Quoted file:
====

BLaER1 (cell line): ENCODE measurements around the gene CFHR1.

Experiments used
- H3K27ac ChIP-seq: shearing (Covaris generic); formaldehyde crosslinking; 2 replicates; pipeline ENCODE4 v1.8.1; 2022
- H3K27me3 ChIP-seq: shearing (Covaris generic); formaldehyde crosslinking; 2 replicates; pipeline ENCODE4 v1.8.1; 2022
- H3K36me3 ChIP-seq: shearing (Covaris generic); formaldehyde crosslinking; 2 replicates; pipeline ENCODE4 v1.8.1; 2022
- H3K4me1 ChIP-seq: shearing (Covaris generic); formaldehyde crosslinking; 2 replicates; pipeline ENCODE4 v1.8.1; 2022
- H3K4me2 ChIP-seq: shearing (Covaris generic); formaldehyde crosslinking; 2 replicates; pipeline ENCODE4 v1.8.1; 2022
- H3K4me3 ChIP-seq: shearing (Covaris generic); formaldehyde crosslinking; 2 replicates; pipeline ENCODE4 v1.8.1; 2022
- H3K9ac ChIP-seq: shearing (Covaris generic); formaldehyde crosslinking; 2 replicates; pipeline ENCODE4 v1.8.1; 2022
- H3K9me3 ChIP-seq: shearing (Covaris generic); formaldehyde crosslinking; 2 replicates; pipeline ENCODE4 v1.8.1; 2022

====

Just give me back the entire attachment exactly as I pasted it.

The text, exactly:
BLaER1 (cell line): ENCODE measurements around the gene CFHR1.

Experiments used
- H3K27ac ChIP-seq: shearing (Covaris generic); formaldehyde crosslinking; 2 replicates; pipeline ENCODE4 v1.8.1; 2022
- H3K27me3 ChIP-seq: shearing (Covaris generic); formaldehyde crosslinking; 2 replicates; pipeline ENCODE4 v1.8.1; 2022
- H3K36me3 ChIP-seq: shearing (Covaris generic); formaldehyde crosslinking; 2 replicates; pipeline ENCODE4 v1.8.1; 2022
- H3K4me1 ChIP-seq: shearing (Covaris generic); formaldehyde crosslinking; 2 replicates; pipeline ENCODE4 v1.8.1; 2022
- H3K4me2 ChIP-seq: shearing (Covaris generic); formaldehyde crosslinking; 2 replicates; pipeline ENCODE4 v1.8.1; 2022
- H3K4me3 ChIP-seq: shearing (Covaris generic); formaldehyde crosslinking; 2 replicates; pipeline ENCODE4 v1.8.1; 2022
- H3K9ac ChIP-seq: shearing (Covaris generic); formaldehyde crosslinking; 2 replicates; pipeline ENCODE4 v1.8.1; 2022
- H3K9me3 ChIP-seq: shearing (Covaris generic); formaldehyde crosslinking; 2 replicates; pipeline ENCODE4 v1.8.1; 2022